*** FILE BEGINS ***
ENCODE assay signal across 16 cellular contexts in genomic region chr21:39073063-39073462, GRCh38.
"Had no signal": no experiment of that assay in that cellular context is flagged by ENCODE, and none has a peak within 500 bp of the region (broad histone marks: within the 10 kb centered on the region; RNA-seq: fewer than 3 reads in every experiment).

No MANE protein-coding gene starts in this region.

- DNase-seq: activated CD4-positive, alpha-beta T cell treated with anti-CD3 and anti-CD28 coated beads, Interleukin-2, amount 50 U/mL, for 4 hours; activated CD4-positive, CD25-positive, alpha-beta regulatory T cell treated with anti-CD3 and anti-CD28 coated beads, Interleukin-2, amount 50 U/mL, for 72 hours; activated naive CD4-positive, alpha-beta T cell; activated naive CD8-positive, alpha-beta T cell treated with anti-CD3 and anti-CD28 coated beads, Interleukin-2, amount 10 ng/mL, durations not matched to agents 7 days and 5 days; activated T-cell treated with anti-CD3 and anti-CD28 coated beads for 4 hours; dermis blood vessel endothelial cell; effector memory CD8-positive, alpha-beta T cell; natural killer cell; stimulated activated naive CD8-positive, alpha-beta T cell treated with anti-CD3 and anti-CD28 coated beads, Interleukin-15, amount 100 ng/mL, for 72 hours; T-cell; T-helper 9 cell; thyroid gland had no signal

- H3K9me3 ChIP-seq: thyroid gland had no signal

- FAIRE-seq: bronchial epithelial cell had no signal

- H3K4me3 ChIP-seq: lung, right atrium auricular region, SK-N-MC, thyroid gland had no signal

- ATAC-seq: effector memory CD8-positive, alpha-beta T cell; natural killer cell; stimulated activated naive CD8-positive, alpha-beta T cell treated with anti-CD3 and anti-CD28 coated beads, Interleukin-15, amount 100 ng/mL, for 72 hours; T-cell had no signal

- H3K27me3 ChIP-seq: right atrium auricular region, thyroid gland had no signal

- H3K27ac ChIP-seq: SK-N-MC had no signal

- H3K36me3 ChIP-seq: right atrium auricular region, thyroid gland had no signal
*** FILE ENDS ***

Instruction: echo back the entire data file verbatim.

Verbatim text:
ENCODE assay signal across 16 cellular contexts in genomic region chr21:39073063-39073462, GRCh38.
"Had no signal": no experiment of that assay in that cellular context is flagged by ENCODE, and none has a peak within 500 bp of the region (broad histone marks: within the 10 kb centered on the region; RNA-seq: fewer than 3 reads in every experiment).

No MANE protein-coding gene starts in this region.

- DNase-seq: activated CD4-positive, alpha-beta T cell treated with anti-CD3 and anti-CD28 coated beads, Interleukin-2, amount 50 U/mL, for 4 hours; activated CD4-positive, CD25-positive, alpha-beta regulatory T cell treated with anti-CD3 and anti-CD28 coated beads, Interleukin-2, amount 50 U/mL, for 72 hours; activated naive CD4-positive, alpha-beta T cell; activated naive CD8-positive, alpha-beta T cell treated with anti-CD3 and anti-CD28 coated beads, Interleukin-2, amount 10 ng/mL, durations not matched to agents 7 days and 5 days; activated T-cell treated with anti-CD3 and anti-CD28 coated beads for 4 hours; dermis blood vessel endothelial cell; effector memory CD8-positive, alpha-beta T cell; natural killer cell; stimulated activated naive CD8-positive, alpha-beta T cell treated with anti-CD3 and anti-CD28 coated beads, Interleukin-15, amount 100 ng/mL, for 72 hours; T-cell; T-helper 9 cell; thyroid gland had no signal

- H3K9me3 ChIP-seq: thyroid gland had no signal

- FAIRE-seq: bronchial epithelial cell had no signal

- H3K4me3 ChIP-seq: lung, right atrium auricular region, SK-N-MC, thyroid gland had no signal

- ATAC-seq: effector memory CD8-positive, alpha-beta T cell; natural killer cell; stimulated activated naive CD8-positive, alpha-beta T cell treated with anti-CD3 and anti-CD28 coated beads, Interleukin-15, amount 100 ng/mL, for 72 hours; T-cell had no signal

- H3K27me3 ChIP-seq: right atrium auricular region, thyroid gland had no signal

- H3K27ac ChIP-seq: SK-N-MC had no signal

- H3K36me3 ChIP-seq: right atrium auricular region, thyroid gland had no signal